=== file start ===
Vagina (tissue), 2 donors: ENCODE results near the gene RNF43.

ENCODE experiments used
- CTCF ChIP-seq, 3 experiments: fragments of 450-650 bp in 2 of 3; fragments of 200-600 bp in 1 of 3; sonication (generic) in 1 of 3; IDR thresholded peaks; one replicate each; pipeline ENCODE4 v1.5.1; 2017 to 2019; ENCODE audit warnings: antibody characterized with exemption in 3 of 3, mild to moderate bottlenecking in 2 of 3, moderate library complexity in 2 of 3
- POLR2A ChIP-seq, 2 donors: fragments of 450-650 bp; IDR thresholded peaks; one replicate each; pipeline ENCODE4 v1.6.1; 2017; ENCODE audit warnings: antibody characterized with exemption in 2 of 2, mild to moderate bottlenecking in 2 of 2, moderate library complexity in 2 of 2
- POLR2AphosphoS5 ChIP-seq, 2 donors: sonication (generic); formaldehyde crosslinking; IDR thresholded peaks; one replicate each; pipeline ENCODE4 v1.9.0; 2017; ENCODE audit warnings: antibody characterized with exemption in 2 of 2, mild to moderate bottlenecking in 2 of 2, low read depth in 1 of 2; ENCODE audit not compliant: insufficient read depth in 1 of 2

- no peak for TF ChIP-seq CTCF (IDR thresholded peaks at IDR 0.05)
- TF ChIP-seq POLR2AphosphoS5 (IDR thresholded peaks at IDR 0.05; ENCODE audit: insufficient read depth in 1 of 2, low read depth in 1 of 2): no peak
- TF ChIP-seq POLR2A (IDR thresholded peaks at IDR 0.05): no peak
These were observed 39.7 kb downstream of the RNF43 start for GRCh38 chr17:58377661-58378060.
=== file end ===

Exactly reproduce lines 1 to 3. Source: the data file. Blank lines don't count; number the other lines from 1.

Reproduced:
Vagina (tissue), 2 donors: ENCODE results near the gene RNF43.

ENCODE experiments used
- CTCF ChIP-seq, 3 experiments: fragments of 450-650 bp in 2 of 3; fragments of 200-600 bp in 1 of 3; sonication (generic) in 1 of 3; IDR thresholded peaks; one replicate each; pipeline ENCODE4 v1.5.1; 2017 to 2019; ENCODE audit warnings: antibody characterized with exemption in 3 of 3, mild to moderate bottlenecking in 2 of 3, moderate library complexity in 2 of 3